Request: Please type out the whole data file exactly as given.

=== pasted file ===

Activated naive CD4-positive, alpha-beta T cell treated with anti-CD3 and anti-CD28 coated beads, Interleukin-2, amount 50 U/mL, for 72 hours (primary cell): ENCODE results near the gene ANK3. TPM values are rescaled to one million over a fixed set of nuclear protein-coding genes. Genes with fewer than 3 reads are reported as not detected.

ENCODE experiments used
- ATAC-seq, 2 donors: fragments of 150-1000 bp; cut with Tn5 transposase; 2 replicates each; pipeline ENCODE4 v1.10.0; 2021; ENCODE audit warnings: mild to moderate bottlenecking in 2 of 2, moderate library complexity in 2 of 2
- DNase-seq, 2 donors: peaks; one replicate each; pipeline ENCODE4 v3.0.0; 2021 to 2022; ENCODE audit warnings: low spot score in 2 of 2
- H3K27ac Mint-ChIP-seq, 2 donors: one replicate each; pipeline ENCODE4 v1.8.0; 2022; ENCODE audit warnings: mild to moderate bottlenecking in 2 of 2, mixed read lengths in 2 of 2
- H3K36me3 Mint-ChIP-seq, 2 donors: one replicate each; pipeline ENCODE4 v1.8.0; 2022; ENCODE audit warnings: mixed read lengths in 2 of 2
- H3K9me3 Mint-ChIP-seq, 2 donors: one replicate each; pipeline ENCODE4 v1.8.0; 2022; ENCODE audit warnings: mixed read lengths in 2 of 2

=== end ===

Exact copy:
Activated naive CD4-positive, alpha-beta T cell treated with anti-CD3 and anti-CD28 coated beads, Interleukin-2, amount 50 U/mL, for 72 hours (primary cell): ENCODE results near the gene ANK3. TPM values are rescaled to one million over a fixed set of nuclear protein-coding genes. Genes with fewer than 3 reads are reported as not detected.

ENCODE experiments used
- ATAC-seq, 2 donors: fragments of 150-1000 bp; cut with Tn5 transposase; 2 replicates each; pipeline ENCODE4 v1.10.0; 2021; ENCODE audit warnings: mild to moderate bottlenecking in 2 of 2, moderate library complexity in 2 of 2
- DNase-seq, 2 donors: peaks; one replicate each; pipeline ENCODE4 v3.0.0; 2021 to 2022; ENCODE audit warnings: low spot score in 2 of 2
- H3K27ac Mint-ChIP-seq, 2 donors: one replicate each; pipeline ENCODE4 v1.8.0; 2022; ENCODE audit warnings: mild to moderate bottlenecking in 2 of 2, mixed read lengths in 2 of 2
- H3K36me3 Mint-ChIP-seq, 2 donors: one replicate each; pipeline ENCODE4 v1.8.0; 2022; ENCODE audit warnings: mixed read lengths in 2 of 2
- H3K9me3 Mint-ChIP-seq, 2 donors: one replicate each; pipeline ENCODE4 v1.8.0; 2022; ENCODE audit warnings: mixed read lengths in 2 of 2